Learning through play at MOE kindergartens

Learning through play at MOE kindergartens

Date
Thursday, 28 March 2013

Media Type
TODAY (Online)

SINGAPORE — A curriculum with a Singaporean flavour — with an emphasis on the learning of languages and opportunities to learn through play — provided in a heartlands setting where children from various socio-economic backgrounds get to learn and play together. These will be the main ingredients that make up the Ministry of Education (MOE)’s approach to pre-school education.

Yesterday, the MOE announced the details of its first five pilot kindergartens including their locations, the fees and its general approach.

These kindergartens will be sited at Blangah Rise Primary, Dazhong Primary, Farrer Park Primary, Punggol View Primary and at a community site in Tampines St 45 Blk 489 C.

There will be 120 places at each of the kindergartens located in primary schools, while the centre in Tampines will admit 80 places. For all the MOE kindergartens, one third of the places will be reserved for children from lower-income families.

The kindergartens will start K1 classes in January and the admissions process will begin next month.

Fees for the four-hour kindergarten programme are set at S$150 per month for Singaporeans. Children from lower-income backgrounds will receive additional subsidies.

Speaking at a press conference, Education Minister Heng Swee Keat said: “We’ll be trying out new approaches, especially in learning through purposeful play, as well as in developing new materials … We will also be paying special attention to the learning of the English language and Mother Tongue Languages.”

The MOE kindergartens will be reflective of the sector, such as having a representative mix of students and a class size of 20 children. This is to enable the ministry to use its kindergartens to hone best practices and raise overall standards of pre-school education, he said.

He added: “With these practices, we hope to distil good practices in the MOE kindergartens, as well as across the sector which we’ll then share with all pre-school operators.”

But getting a place in MOE kindergartens will not entail direct entry into Primary 1, said Mr Heng.

It is not the MOE’s intention to start the queue earlier for Pri 1 places, he stressed. Admissions into the MOE kindergartens are also not on a “first-come-first-served” basis — one-third of the places would be reserved for Singaporean children living nearby and coming from needy backgrounds.

In future, siblings of admitted preschoolers would get priority for enrolment. Should demand exceed supply, balloting would take place and priority given based on proximity.

Mr Heng said: “We want to make sure that we help these kids (from needy families) build a good foundation when they are young”.

Senior Minister of State (Education and Law) Indranee Rajah, who was also at the press conference, noted the feedback from the ongoing Our Singapore Conversation for more social mixing. Providing some spaces, instead of all, to children from underprivileged backgrounds would signal an inclusive approach and avoid branding MOE kindergartens as focusing on a particular income group, she said.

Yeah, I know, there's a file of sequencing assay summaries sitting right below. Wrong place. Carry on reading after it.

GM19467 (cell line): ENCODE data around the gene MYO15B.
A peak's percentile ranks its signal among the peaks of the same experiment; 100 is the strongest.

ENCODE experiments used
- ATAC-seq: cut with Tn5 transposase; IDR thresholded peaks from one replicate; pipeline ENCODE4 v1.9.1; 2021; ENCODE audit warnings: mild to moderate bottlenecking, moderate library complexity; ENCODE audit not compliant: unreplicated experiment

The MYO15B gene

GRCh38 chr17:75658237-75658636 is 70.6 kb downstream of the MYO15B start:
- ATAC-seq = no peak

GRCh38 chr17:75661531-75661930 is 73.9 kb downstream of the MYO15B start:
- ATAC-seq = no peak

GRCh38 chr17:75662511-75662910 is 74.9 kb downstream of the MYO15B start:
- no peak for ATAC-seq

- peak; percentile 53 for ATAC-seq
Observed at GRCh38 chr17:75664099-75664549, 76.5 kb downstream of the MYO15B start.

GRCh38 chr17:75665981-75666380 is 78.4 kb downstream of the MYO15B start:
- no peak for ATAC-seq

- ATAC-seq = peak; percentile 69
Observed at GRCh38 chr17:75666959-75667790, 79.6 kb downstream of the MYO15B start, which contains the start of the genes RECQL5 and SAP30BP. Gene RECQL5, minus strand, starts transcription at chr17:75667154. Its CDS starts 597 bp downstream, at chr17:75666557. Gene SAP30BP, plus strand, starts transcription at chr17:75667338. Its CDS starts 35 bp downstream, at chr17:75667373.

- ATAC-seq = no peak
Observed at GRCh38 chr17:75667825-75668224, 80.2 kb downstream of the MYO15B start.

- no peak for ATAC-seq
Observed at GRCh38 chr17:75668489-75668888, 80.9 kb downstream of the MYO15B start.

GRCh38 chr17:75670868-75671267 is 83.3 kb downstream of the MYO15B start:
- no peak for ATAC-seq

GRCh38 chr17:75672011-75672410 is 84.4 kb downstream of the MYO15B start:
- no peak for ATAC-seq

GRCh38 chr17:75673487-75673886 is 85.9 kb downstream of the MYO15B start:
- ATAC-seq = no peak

On the monthly fee, Mr Heng said it was “at a lower end of the range because we want to make sure that this is affordable to many families”.

Currently, reflecting the diverse offerings, monthly kindergarten fees range from S$85 to more than S$1,700.

The MOE has started recruiting educators and the final pool would include fresh school leavers to former primary school teachers. The majority would be diploma holders. An MOE spokesperson told TODAY between six and nine teachers would be employed for each kindergarten. She added that response has been “encouraging”, and the remuneration is based on factors such as the applicant’s experience and industry practices.

The MOE would be developing a curriculum based on the refreshed Kindergarten Curriculum Framework, which includes holistic goals and a distinct Singaporean content.

Spaces including classrooms and learning areas have been carved out at the four primary schools which would house the MOE kindergartens. New infrastructure would be built and the pre-schoolers would share existing facilities such as music rooms.

Early childhood education experts and observers TODAY spoke to generally welcomed the MOE’s approach as it makes its foray into the sector.

Lien Foundation Chief Executive Lee Poh Wah reiterated that the setting up of MOE kindergartens is a “necessary first move by the Government to build more effective levers to better control quality and influence affordability”.

National Institute of Education Assistant Professor Sirene Lim added: “From a research standpoint, there is value to having a heterogeneous mix of children rather than cater only to children from a particular stratum of our society”.

Ngee Ann Polytechnic academic Lucy Quek-Chew said that by setting up its own kindergartens, MOE would lead the way for more professional sharing. Right now, this is limited to a small circle, due to the sector’s fragmented nature, she said.

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Copyright 2013 © MediaCorp Press Ltd

Source: TODAY (Online), mediacorp